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Thanks to Mike for the feedback.

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What’s driving the stock market higher? …. Here’s an analysis you won’t see on CNBC.

August 5, 2009

I think the recent stock market run-up is largely attributable to Pres. Obama’s declining approval ratings … and the numbers seem to corroborate the conclusion (chart below plots O’s disapproval rating vs the DJIA).

Specifically, when O’s approval dropped below 55% (i.e. disapproval increased above 45%) in late June, the market started a big rally.  Of course, correlation doesn’t necessarily connote causation.  So, what’s the explanation?

Simple.  The market is scared to death of Cap & Tax, Trillion $ Government Healthcare, and astronomical national debt.  As O’s approval flags, odds go against T&C and ObamaCare.  The market is factoring in severely watered down initiatives … or a long, long delay in the legislative process.

Pay close attention to O’s approval ratings and public support for ObamaCare.  If those two related metrics gain renewed traction, the market will stall – and probably will tank again.  Just watch.


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Call it a push after 100 Days … the stock market, that is.

May 4, 2009

OK, so where do we stand in the market after 100 days of change & hope.

The bad news: right where we started .

The good news: right where we started.

Obama inherited a Dow that was hovering around 8,500 … higher around election time … lower after th election … then hanging in a narrow range.

After a sell-off to under 7,000  – the market has fought it’s way back into the range between 8,000 and 8,500.

So, I’ve got to stop saying that Obam killed the market (he did, but I don’t have the proof yet) … and other folks have to quit talking about an Obama rally. 

Fair enough ?


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The “wealth effect” … err, make that the “drop in wealth effect”

March 19, 2009

Excerpted from IBD, ” Wealth Connection”, March 13, 2009

Economy: The Federal Reserve last week announced that Americans’ net worth took an $11.2 trillion hit in 2008 — the biggest on record.

Net worth — basically, the value of everything you own minus the debt you took on to buy it — plunged 9% from 2007’s $64.4 trillion to $51.5 trillion last year. In the fourth quarter alone, Americans lost $5.1 trillion in wealth. Both are records.

This is more than just a paper reduction in wealth. Such a big shift affects our behavior, making us less prone to take risks, less able to borrow, less able to spend and more anxious about the economy.

This is known as the “wealth effect.” When wealth rises, we spend more; when it falls, we spend less. For each $1 change in wealth, spending changes by 5 cents or so, economists say.

Across the economy, such impacts can be enormous. An $11.2 trillion drop in national wealth, for instance, translates into a $560 billion drop in spending — about $1,963 for every American.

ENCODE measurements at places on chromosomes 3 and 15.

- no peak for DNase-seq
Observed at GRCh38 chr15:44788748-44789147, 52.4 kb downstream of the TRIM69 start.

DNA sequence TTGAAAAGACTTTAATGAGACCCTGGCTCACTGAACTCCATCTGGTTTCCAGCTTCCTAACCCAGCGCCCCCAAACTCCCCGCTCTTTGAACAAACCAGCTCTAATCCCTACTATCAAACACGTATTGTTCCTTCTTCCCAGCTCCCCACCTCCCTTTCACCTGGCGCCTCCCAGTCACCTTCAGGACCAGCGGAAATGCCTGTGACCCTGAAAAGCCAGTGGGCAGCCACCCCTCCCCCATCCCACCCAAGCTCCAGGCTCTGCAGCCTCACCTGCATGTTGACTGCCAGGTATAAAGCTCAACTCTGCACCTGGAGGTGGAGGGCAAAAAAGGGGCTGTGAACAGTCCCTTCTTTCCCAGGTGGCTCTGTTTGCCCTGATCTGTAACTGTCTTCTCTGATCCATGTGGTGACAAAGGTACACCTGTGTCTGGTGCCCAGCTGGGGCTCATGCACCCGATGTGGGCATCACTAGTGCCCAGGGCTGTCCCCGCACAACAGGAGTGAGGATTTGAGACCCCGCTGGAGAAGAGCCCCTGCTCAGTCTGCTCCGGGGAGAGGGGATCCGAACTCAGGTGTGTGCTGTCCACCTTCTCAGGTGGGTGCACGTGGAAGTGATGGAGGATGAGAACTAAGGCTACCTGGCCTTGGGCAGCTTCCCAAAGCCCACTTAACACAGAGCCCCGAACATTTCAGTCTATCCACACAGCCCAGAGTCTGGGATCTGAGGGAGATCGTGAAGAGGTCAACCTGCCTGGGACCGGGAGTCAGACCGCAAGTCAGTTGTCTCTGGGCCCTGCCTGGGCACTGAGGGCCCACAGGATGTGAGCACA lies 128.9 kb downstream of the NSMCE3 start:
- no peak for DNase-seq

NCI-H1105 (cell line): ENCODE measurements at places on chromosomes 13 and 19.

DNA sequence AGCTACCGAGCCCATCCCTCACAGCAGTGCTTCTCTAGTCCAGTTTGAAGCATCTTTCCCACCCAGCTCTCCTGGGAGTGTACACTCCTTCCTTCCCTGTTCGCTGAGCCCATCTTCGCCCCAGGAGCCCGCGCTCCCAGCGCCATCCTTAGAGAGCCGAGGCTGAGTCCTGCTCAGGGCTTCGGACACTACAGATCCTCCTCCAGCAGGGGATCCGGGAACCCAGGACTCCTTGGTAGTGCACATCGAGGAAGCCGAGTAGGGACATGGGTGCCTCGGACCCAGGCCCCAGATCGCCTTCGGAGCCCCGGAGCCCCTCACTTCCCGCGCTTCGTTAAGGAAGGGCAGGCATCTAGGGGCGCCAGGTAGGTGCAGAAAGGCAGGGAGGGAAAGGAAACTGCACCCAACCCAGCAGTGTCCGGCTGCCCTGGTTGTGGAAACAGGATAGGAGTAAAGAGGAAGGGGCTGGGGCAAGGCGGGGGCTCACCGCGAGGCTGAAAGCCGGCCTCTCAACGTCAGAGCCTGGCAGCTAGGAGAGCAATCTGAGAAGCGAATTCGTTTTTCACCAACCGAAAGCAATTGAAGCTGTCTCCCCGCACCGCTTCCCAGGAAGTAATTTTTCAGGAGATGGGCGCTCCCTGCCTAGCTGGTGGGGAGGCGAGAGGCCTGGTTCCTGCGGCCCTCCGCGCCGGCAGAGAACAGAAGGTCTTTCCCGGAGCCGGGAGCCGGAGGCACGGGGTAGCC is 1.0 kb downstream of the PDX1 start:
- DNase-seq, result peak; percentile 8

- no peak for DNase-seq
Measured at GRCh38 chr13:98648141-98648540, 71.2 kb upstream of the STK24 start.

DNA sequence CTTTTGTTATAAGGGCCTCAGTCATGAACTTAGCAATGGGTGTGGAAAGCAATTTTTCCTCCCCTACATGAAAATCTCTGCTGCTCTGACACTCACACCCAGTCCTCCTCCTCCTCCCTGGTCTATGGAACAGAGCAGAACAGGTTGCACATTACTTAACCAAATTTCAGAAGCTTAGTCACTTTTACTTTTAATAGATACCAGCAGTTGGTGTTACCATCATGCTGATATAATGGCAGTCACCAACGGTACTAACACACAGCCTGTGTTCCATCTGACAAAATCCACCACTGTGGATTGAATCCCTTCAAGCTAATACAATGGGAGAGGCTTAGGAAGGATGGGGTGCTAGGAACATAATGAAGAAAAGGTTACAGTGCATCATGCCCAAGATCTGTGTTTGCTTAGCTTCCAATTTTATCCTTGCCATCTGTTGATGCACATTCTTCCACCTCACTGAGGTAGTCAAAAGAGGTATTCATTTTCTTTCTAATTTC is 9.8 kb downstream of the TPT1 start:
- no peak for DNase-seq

This is why economists worry about net worth. If we don’t do something about stemming the decline in wealth and encouraging wealth accumulation, our economy will continue to struggle.

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Full article:

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“The stock market is just another political tracking poll” … huh?

March 10, 2009

Ken’s Take:

A few weeks ago, a reader replied to one of my posts joking (I think) that Pres. Obama must be shorting the market the way he’s talking and acting.  Suddenly, the reply isn’t sofunny.  There may be method to the madness.  If the stock market impact is most felt by (previously) wealthy folks, hen the decline levels the playing field — a stated Obama goal —  making everybody worse off and more dependent on the government.  Think about it.

Even if you pin all of the stock market drop on Bush, it’s clear that Obama isn’t taking any direct initiative to stem the decline.  The non-stimulus plan is conforming to the Congressional Budget Office’s assessment that it will have little or no impact in 2009.  And, actions that might steady the market — e.g. lower capital gains taxes on stocks bought in 2009 and 2010, restoration of the uptick and short selling rules — are dismissed out of hand as favoring the rich.

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Excerpted from NY Post, ” Obama’s search for an enemy”, March 8, 2009 

The President dismisses the growing perception he is adding to the economic pain. Asked about the markets, Obama waved them off as like a “tracking poll in politics” that “bobs up and down day to day.”

It was a telling moment, for the markets on his watch have moved almost exclusively down. And the 55 million households that hold mutual funds are watching their savings and retirements vanish in great gobs.

Most are decidedly middle class, making them collateral damage of this war.

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Full column:

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Stock funds drew inflow In January … then gave it up in February

March 9, 2009

Ken’s Take: Mutual fund inflows are generally an indicator or market strength.   Chmn Bernanke testified that Jan. inflows were up.  Made me curious re: the actual data.  He forgot to mention that February outflows more than offset January’s inflows. Oops.